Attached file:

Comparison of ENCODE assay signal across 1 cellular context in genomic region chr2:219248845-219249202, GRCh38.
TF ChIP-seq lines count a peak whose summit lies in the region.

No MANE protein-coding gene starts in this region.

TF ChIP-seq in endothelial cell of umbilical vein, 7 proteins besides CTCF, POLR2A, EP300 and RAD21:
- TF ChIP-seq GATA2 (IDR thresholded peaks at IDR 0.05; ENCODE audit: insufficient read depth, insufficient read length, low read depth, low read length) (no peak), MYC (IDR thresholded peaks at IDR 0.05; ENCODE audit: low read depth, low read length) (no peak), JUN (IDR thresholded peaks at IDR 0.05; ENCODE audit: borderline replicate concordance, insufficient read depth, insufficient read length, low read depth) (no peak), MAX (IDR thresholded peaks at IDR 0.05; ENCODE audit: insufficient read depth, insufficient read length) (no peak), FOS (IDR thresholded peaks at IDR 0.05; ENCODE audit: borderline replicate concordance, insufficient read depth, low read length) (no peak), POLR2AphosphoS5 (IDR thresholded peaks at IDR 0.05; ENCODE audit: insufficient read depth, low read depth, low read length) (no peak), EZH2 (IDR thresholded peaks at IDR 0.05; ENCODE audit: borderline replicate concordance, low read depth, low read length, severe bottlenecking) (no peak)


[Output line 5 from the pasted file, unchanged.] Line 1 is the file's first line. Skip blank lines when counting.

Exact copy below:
- TF ChIP-seq GATA2 (IDR thresholded peaks at IDR 0.05; ENCODE audit: insufficient read depth, insufficient read length, low read depth, low read length) (no peak), MYC (IDR thresholded peaks at IDR 0.05; ENCODE audit: low read depth, low read length) (no peak), JUN (IDR thresholded peaks at IDR 0.05; ENCODE audit: borderline replicate concordance, insufficient read depth, insufficient read length, low read depth) (no peak), MAX (IDR thresholded peaks at IDR 0.05; ENCODE audit: insufficient read depth, insufficient read length) (no peak), FOS (IDR thresholded peaks at IDR 0.05; ENCODE audit: borderline replicate concordance, insufficient read depth, low read length) (no peak), POLR2AphosphoS5 (IDR thresholded peaks at IDR 0.05; ENCODE audit: insufficient read depth, low read depth, low read length) (no peak), EZH2 (IDR thresholded peaks at IDR 0.05; ENCODE audit: borderline replicate concordance, low read depth, low read length, severe bottlenecking) (no peak)